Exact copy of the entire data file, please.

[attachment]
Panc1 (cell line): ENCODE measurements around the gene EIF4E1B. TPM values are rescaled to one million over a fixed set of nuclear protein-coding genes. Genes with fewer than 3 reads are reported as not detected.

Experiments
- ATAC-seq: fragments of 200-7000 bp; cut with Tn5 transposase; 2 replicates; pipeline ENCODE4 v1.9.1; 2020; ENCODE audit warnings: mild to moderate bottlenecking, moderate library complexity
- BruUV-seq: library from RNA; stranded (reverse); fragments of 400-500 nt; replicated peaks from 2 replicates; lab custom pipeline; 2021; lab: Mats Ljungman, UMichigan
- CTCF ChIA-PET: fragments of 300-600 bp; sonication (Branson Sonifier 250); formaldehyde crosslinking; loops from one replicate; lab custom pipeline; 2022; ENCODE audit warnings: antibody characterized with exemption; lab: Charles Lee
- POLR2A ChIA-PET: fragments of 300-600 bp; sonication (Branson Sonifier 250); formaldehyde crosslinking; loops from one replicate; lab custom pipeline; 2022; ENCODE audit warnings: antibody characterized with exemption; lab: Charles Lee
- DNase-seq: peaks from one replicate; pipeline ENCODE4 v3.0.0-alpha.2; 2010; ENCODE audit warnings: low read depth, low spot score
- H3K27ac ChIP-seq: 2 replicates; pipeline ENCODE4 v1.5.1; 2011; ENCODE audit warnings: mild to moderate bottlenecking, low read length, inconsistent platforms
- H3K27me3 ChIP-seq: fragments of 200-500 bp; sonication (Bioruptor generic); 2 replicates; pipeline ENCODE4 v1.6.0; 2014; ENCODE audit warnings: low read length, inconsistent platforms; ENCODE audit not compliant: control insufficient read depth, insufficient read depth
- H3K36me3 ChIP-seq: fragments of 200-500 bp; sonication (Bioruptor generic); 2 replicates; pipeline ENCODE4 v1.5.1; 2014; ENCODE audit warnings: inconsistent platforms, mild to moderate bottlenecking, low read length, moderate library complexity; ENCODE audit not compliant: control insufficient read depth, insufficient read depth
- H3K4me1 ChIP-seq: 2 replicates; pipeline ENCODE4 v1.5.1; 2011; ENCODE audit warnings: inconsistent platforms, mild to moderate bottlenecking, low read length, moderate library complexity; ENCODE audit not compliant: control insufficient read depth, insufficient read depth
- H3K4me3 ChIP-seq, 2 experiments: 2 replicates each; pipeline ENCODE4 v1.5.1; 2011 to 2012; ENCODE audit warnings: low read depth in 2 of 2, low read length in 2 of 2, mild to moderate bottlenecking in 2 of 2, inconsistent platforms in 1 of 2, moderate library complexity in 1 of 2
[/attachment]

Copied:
Panc1 (cell line): ENCODE measurements around the gene EIF4E1B. TPM values are rescaled to one million over a fixed set of nuclear protein-coding genes. Genes with fewer than 3 reads are reported as not detected.

Experiments
- ATAC-seq: fragments of 200-7000 bp; cut with Tn5 transposase; 2 replicates; pipeline ENCODE4 v1.9.1; 2020; ENCODE audit warnings: mild to moderate bottlenecking, moderate library complexity
- BruUV-seq: library from RNA; stranded (reverse); fragments of 400-500 nt; replicated peaks from 2 replicates; lab custom pipeline; 2021; lab: Mats Ljungman, UMichigan
- CTCF ChIA-PET: fragments of 300-600 bp; sonication (Branson Sonifier 250); formaldehyde crosslinking; loops from one replicate; lab custom pipeline; 2022; ENCODE audit warnings: antibody characterized with exemption; lab: Charles Lee
- POLR2A ChIA-PET: fragments of 300-600 bp; sonication (Branson Sonifier 250); formaldehyde crosslinking; loops from one replicate; lab custom pipeline; 2022; ENCODE audit warnings: antibody characterized with exemption; lab: Charles Lee
- DNase-seq: peaks from one replicate; pipeline ENCODE4 v3.0.0-alpha.2; 2010; ENCODE audit warnings: low read depth, low spot score
- H3K27ac ChIP-seq: 2 replicates; pipeline ENCODE4 v1.5.1; 2011; ENCODE audit warnings: mild to moderate bottlenecking, low read length, inconsistent platforms
- H3K27me3 ChIP-seq: fragments of 200-500 bp; sonication (Bioruptor generic); 2 replicates; pipeline ENCODE4 v1.6.0; 2014; ENCODE audit warnings: low read length, inconsistent platforms; ENCODE audit not compliant: control insufficient read depth, insufficient read depth
- H3K36me3 ChIP-seq: fragments of 200-500 bp; sonication (Bioruptor generic); 2 replicates; pipeline ENCODE4 v1.5.1; 2014; ENCODE audit warnings: inconsistent platforms, mild to moderate bottlenecking, low read length, moderate library complexity; ENCODE audit not compliant: control insufficient read depth, insufficient read depth
- H3K4me1 ChIP-seq: 2 replicates; pipeline ENCODE4 v1.5.1; 2011; ENCODE audit warnings: inconsistent platforms, mild to moderate bottlenecking, low read length, moderate library complexity; ENCODE audit not compliant: control insufficient read depth, insufficient read depth
- H3K4me3 ChIP-seq, 2 experiments: 2 replicates each; pipeline ENCODE4 v1.5.1; 2011 to 2012; ENCODE audit warnings: low read depth in 2 of 2, low read length in 2 of 2, mild to moderate bottlenecking in 2 of 2, inconsistent platforms in 1 of 2, moderate library complexity in 1 of 2